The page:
Insalata di Zucca
I found the chapter on squash in the Archidipno, ovvern Dell' Insalata fascinating. Salvatore Massonio writes that Pliny had a lot to say about squash, and in the same breath he tells us that squash is easy to digest, that it quenches thirst, and that it goes well with the following condiments: oregano, mustard, and saffron. He also describes a way of dressing squash with oil, pepper, and orange juice. This recipe is a combination of one that I found in an Italian cookbook printed 350 years after the Archidipno, and Massonio's advice.
3 whole cloves
1-1/2 to 1-3/4 pounds butternut or
Hubbard squash, peeled, seeded,
and cut into 1-inch chunks
1 red onion, cut into eighths
4 teaspoons capers
2 tablespoons olive oil
2 tablespoons pine nuts
Grated zest and juice of 1 orange
1 tablespoon Dijon mustard
1 teaspoon salt
1/2 teaspoon freshly ground black pepper
1. Place the cloves in a large saucepan, add water, and fit it with a metal steamer. Over medium heat, steam the squash and onion for about 15 minutes, or until a tester easily passes through them. Remove from the steamer and let cool.
2. Put the squash in a large bowl. Coarsely chop the onion and add to the bowl. Add the capers.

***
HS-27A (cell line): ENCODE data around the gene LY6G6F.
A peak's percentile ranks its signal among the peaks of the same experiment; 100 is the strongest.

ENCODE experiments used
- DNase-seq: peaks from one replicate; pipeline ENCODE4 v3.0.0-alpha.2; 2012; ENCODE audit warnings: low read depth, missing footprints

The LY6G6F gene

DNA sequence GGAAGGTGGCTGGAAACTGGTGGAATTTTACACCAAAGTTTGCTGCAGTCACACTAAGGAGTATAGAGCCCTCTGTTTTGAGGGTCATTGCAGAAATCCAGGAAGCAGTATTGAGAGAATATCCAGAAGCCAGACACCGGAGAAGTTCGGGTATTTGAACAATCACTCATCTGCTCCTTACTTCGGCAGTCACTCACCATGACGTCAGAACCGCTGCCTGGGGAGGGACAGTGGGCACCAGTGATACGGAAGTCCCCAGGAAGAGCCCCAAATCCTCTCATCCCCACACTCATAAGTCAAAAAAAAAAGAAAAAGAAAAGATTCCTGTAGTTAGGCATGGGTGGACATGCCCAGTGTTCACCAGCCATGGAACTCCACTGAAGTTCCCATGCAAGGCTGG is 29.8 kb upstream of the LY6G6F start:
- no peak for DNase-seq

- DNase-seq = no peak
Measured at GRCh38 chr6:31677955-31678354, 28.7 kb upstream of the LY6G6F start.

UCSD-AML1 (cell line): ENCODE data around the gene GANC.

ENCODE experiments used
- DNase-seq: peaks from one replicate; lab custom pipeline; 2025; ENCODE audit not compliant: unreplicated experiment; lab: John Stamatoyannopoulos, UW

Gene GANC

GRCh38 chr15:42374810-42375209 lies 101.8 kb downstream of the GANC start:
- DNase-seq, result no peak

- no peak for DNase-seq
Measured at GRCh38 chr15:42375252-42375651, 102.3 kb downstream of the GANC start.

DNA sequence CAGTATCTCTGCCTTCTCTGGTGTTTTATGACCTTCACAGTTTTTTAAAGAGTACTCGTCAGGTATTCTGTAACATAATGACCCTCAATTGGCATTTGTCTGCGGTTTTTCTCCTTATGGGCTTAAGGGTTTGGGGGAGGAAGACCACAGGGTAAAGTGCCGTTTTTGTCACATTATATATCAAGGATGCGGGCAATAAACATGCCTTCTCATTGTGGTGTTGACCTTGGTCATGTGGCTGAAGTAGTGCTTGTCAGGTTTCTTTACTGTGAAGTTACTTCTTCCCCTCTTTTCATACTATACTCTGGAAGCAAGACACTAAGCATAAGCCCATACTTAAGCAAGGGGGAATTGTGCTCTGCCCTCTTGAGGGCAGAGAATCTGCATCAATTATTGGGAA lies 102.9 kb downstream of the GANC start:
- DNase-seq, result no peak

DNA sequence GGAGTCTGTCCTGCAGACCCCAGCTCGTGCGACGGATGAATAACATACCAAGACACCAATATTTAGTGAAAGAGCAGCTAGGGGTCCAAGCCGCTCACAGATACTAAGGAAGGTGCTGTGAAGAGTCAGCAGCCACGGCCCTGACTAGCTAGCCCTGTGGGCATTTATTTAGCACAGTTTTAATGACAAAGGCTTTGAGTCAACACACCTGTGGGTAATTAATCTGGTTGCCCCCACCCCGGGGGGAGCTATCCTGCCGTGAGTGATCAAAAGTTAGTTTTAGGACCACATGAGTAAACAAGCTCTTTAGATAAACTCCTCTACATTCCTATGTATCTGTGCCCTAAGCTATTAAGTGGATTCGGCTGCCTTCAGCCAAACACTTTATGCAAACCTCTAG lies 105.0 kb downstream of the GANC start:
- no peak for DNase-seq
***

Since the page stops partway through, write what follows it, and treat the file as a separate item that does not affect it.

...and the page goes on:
3. In a small skillet over medium heat, heat 1 tablespoon of the olive oil and sauté the pine nuts until they begin to brown and smell like freshly popped corn. Remove from heat and add to the squash mixture.
4. In a small bowl, combine the remaining 1 tablespoon olive oil, the orange zest and juice, mustard, salt, and pepper and whisk together until emulsified. Add to the large bowl and toss with the other ingredients to thoroughly combine. Let sit at room temperature for at least 30 minutes or up to 1 hour before serving. To store, refrigerate in a tightly covered container for up to 2 days.
Authentic Italian Salads for All Seasons
By Susan Simon
Chronicle Books, June 2001
132 pages, full-color photographs throughout
Recipe reprinted by permission.
This page created September 2001
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